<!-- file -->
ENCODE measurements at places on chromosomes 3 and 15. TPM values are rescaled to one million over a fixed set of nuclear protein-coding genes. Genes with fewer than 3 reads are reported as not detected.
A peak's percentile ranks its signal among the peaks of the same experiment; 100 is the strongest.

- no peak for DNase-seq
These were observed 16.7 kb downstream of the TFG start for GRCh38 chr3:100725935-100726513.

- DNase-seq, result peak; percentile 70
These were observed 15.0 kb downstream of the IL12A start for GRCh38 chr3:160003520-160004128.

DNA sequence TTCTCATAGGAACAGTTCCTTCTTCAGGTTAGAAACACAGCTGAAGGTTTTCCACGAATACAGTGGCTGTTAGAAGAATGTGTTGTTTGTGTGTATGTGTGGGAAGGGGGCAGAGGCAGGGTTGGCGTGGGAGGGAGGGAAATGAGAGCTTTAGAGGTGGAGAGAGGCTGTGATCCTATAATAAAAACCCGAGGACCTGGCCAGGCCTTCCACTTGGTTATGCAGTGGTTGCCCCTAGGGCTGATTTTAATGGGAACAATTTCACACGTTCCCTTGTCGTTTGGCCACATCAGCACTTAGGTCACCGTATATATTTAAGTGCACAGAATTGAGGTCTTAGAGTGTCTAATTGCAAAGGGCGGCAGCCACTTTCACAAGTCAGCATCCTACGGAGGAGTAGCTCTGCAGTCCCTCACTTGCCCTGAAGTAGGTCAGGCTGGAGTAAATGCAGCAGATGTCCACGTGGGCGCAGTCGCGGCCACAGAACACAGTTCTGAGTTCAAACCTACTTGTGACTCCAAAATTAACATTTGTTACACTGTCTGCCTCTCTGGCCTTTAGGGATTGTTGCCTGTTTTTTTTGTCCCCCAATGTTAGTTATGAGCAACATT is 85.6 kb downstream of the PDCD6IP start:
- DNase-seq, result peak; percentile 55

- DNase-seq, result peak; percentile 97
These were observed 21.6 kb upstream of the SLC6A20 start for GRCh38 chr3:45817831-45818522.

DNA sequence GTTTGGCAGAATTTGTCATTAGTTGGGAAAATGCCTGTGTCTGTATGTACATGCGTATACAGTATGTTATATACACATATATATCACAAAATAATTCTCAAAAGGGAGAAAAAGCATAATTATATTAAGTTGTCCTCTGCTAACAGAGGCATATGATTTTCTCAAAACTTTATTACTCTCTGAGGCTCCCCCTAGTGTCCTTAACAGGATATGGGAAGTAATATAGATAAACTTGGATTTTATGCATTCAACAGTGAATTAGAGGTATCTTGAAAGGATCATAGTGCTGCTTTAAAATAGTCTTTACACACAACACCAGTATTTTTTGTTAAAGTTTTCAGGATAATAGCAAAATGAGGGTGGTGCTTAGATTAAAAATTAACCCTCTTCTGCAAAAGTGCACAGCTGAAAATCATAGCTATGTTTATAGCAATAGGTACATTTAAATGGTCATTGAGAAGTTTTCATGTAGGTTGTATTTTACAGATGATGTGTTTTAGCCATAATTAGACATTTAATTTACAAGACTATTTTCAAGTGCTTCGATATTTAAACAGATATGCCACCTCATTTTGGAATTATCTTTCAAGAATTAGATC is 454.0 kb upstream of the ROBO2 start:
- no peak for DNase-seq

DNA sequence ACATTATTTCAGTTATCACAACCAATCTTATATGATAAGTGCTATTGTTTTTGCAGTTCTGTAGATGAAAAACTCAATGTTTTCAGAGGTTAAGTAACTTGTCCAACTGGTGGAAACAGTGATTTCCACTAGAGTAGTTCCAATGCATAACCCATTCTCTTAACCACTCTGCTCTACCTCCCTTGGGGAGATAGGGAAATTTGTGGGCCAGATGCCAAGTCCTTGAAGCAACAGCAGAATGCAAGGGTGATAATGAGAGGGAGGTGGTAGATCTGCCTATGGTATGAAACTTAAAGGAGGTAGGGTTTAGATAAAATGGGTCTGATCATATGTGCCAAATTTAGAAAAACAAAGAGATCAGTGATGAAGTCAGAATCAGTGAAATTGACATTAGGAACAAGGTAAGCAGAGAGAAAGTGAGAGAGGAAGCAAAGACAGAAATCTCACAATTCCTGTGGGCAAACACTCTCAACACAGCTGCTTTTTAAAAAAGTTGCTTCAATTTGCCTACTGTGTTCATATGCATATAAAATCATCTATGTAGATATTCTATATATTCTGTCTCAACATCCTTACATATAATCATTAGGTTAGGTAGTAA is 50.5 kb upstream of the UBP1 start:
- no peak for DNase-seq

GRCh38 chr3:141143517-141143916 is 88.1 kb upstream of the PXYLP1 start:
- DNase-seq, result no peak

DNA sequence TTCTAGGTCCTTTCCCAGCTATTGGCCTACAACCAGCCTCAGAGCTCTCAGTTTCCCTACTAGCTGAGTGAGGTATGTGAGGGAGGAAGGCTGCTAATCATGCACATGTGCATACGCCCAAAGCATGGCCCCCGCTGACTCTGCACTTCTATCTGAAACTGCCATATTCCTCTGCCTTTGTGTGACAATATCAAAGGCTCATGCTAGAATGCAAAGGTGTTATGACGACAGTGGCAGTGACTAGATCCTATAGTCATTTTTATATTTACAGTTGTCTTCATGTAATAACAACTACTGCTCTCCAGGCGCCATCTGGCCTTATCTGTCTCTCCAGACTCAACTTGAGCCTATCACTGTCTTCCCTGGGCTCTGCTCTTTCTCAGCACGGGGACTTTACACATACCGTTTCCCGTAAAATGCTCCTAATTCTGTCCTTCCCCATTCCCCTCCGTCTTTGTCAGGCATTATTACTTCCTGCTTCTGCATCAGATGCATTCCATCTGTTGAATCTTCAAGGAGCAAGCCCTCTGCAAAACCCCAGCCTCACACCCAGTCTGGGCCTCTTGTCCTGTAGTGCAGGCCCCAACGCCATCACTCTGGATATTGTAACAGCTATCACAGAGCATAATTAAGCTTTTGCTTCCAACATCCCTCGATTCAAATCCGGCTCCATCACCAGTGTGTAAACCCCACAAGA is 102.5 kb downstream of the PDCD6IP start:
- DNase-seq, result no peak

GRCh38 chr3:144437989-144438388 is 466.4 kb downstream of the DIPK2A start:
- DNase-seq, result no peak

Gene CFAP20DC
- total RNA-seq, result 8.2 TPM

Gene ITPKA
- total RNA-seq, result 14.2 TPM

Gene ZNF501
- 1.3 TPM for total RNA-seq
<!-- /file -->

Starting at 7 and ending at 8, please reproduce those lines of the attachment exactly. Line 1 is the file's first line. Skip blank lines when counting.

DNA sequence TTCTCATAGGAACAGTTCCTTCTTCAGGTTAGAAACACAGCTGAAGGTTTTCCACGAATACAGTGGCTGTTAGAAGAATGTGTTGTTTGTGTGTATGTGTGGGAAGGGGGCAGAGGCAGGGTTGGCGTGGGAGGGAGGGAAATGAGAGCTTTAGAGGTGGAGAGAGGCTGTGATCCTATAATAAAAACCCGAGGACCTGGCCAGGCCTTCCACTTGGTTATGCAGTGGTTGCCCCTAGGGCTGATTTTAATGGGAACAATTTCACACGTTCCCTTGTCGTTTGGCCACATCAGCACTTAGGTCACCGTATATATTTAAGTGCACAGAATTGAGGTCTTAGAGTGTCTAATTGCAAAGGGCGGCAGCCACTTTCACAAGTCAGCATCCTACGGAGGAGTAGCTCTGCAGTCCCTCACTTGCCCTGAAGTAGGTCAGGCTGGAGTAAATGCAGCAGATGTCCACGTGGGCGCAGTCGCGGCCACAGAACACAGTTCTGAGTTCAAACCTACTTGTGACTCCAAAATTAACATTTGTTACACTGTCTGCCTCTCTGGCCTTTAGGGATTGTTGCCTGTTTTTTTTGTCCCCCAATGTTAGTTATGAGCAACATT is 85.6 kb downstream of the PDCD6IP start:
- DNase-seq, result peak; percentile 55